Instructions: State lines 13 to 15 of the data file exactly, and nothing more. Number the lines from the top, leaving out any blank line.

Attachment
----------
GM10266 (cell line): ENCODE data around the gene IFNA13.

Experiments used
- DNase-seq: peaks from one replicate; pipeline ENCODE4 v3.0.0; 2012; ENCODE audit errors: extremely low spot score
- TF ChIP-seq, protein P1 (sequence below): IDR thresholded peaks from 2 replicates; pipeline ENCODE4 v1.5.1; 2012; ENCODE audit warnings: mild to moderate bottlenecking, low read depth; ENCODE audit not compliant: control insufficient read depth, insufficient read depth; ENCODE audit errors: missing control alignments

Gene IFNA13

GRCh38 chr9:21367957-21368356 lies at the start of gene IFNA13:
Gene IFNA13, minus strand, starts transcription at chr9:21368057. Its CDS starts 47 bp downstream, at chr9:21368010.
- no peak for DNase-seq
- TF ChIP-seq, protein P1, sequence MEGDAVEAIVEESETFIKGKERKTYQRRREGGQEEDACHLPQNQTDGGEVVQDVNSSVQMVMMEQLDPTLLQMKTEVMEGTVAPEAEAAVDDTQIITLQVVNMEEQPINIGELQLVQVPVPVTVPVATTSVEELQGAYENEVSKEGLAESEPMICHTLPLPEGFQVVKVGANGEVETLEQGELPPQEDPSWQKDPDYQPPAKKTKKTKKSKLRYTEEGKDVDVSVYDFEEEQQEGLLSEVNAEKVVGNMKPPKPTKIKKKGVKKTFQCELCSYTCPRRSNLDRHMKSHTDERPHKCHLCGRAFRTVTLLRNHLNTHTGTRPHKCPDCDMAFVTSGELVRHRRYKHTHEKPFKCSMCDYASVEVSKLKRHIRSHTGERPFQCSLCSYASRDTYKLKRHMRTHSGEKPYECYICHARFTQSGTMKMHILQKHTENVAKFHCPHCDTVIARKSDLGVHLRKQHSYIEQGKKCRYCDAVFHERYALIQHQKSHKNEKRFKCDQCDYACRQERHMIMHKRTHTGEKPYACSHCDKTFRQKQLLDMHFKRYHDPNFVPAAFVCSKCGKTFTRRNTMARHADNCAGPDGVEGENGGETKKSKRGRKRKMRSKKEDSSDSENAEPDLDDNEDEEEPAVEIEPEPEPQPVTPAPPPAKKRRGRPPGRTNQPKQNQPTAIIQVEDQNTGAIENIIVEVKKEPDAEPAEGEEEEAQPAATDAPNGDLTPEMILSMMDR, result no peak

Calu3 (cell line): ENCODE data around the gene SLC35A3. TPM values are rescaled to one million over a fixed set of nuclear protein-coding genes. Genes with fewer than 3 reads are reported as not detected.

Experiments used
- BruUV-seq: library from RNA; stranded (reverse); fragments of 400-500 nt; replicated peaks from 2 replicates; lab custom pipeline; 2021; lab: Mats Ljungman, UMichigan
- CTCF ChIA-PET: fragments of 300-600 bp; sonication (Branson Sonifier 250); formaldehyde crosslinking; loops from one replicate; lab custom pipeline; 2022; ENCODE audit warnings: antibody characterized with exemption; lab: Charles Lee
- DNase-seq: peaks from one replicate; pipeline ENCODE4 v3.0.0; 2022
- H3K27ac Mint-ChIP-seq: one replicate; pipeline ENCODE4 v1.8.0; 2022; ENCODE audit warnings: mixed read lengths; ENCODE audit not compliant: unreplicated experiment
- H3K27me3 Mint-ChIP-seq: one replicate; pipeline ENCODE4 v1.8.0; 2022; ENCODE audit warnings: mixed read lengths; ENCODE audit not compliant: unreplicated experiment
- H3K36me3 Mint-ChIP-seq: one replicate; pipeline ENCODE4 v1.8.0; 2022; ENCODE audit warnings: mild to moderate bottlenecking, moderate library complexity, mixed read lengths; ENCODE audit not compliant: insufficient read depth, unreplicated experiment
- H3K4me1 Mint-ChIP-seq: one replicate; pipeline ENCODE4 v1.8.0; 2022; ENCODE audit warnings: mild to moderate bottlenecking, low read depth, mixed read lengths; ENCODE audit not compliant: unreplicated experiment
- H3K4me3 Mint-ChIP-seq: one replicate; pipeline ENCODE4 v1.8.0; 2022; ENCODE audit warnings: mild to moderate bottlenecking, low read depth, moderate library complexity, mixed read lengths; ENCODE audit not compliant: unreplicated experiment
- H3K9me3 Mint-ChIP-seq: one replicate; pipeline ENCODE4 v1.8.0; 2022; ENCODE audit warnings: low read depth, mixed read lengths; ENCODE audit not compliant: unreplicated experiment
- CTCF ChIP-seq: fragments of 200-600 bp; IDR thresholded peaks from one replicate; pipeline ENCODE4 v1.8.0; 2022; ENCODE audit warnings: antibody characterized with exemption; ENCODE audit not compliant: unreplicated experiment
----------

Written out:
- CTCF ChIA-PET: fragments of 300-600 bp; sonication (Branson Sonifier 250); formaldehyde crosslinking; loops from one replicate; lab custom pipeline; 2022; ENCODE audit warnings: antibody characterized with exemption; lab: Charles Lee
- DNase-seq: peaks from one replicate; pipeline ENCODE4 v3.0.0; 2022
- H3K27ac Mint-ChIP-seq: one replicate; pipeline ENCODE4 v1.8.0; 2022; ENCODE audit warnings: mixed read lengths; ENCODE audit not compliant: unreplicated experiment